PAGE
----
Decorative lighting throughout the space further enhances the inviting and human-centric design ethos of the project. The authenticity of the interior treatment is echoed in the manner that these add functionality to key areas within the store.The timber lighting pendants – from a CapeTown-based lighting range – have been painted to match interior ele- ments, and lamped suitably to provide the required functionality to the children’s area towards the back of the space, as well as over the sales counter. A bespoke glass blower was commissioned by the interiors team for the glass spheres over the main coffee counter to provide a textured and crafted element, welcoming patrons to the store. Lastly, a world-renowned British-based company supplied the Anglepoise reading lights in a soft powder blue, at the central history table space, allowing for a tactile interaction with the lighting elements.
Signage and integrated lighting
The main graphic bulkhead within the space has been up-lit with a custom suspended linear channel to highlight the printed graphic face. This becomes a strong visual element within the space that draws the eye towards the children’s section at the back of the space. It adds a playful element which also lowers and defines the overall volume within the store. The Exclusive Books ‘E’ is rear-illuminated at the point of sale to provide the same textuality.
“Warm White (<3000 Kelvin) was a common lighting palette from the outset of the design de- velopment to provide a warm and comfortable at- mosphere to the retail experience,” says Pietersen, noting that warmer light relies strongly on accent and variation to avoid a ﬂat and one-dimensional space. The overall soffit height at the Exclusive Books Ballito store is very high and the heights of the perimeter (mirror) bulkhead, graphic bulkheads and the linear lighting layout, all had to be factoredand balanced to achieve a sense of infinity, whilst maintaining the sense of intimacy within the space.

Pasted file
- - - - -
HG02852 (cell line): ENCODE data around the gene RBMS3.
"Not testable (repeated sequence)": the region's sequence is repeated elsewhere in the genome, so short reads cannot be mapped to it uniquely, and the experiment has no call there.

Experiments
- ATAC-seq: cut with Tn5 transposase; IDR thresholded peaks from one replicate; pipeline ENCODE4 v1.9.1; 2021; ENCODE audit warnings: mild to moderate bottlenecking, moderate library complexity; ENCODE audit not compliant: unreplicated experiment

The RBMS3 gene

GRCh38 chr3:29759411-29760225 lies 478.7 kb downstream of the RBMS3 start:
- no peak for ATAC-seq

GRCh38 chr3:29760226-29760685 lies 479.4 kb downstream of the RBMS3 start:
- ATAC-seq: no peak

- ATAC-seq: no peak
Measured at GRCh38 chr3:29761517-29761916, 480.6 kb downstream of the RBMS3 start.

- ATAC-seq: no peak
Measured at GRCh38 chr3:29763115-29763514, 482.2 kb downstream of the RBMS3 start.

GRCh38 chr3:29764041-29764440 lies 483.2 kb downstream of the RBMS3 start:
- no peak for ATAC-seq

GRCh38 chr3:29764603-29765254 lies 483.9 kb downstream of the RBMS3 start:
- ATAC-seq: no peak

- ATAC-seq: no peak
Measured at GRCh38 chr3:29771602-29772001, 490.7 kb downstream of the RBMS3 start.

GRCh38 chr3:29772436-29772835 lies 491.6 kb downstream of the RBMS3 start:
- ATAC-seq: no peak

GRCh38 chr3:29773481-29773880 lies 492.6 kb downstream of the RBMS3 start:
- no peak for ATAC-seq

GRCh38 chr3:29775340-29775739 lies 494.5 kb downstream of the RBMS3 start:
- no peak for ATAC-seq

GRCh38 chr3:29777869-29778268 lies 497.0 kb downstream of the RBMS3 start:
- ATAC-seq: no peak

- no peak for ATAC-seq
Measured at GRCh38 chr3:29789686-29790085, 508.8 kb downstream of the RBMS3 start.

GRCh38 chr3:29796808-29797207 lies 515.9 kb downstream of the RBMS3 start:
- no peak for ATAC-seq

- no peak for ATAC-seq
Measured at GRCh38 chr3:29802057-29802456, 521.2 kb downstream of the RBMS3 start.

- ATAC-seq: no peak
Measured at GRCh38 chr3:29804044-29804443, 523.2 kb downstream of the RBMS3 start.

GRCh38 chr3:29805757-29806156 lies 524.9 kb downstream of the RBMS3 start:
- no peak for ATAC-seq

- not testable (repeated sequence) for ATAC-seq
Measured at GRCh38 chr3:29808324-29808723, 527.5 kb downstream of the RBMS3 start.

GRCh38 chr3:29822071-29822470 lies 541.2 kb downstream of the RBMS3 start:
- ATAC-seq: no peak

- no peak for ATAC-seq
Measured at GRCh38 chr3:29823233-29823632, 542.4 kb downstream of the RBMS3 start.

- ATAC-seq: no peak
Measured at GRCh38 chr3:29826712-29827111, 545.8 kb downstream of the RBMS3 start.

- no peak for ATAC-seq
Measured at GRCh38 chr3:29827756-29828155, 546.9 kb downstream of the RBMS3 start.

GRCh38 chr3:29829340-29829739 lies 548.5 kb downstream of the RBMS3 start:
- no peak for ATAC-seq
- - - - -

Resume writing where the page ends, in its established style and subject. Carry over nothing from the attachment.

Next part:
In terms of natural light, Pietersen says, “The full height shopfront of the store lets in a large amount of daylight during the day, although the orientation of the store faces South-West, which tends to be more forgiving. Because all Exclusive Books stores respond to their locations, there was a conscious de- cision to allow daylight to supplement artificial lighting during the day, and the lighting levels at the transition area were increased to compensate for this”.
Because of the large shopfront, lighting levels towards the back section of the store – which receives less natural daylight – were increased. Lighting around the children’s area at the back of the store was increased to ensure this area remains a focal point within the space. “The strong perimeter lighting throughout the store helps to maintain the general ambience and functional lighting levels. In all instances, the decorative lighting is supported by architectural lighting to lift lighting levels without relying solely on the decorative elements to provide the required task lighting,” Pietersen says.
Dakota Design says the goal with this store was to create an environment that stimulates and challenges all the human senses, fostering differ- ent emotions and encouraging engagement by all who visit it.This sentiment was rewarded when the store received the 2017 Retail Design and Develop- ment Award (RDDA) for best Retail Store Design within a shopping centre in South Africa.
“Careful and sensitive application of light will always be integral to the success of a space that requires artificial lighting,” says Pietersen, looking back at the award-winning project. “The lighting plan was carefully considered and coordinated with the client and the design team and the client always had a hands-on approach to the interiors and a clear vision of how it wanted to position its brand and the experience it provided to its patrons. This client involvement and dedication to the process is clearly visible in the end result; a layered lighting scheme with a great deal of detail and depth. It was this continued engagement and dialogue within the professional team that saw the store winning the RDDA award.”
CLIENT: Exclusive Books
ARCHITECTS/INTERIOR DESIGNERS: Dakota Design: www.dakotadesign.co.za
ELECTRICAL CONTRACTOR: Trossco Electrical: www.trossco.co.za
LIGHTING DESIGN & SUPPLY: Darkroom Lighting Projects: www.dark-room.co.za
HAND-BLOWN GLASS PENDANTS: Red Hot Glass: www.redhotglass.co.za
TIMBER DECORATIVE LIGHTING: Minima: www.minima.co.za
ANGLEPOISE READING LAMPS: www.anglepoise.com
BESPOKE STEEL WORK & FABRICATION: www.bluesteelprojects.co.za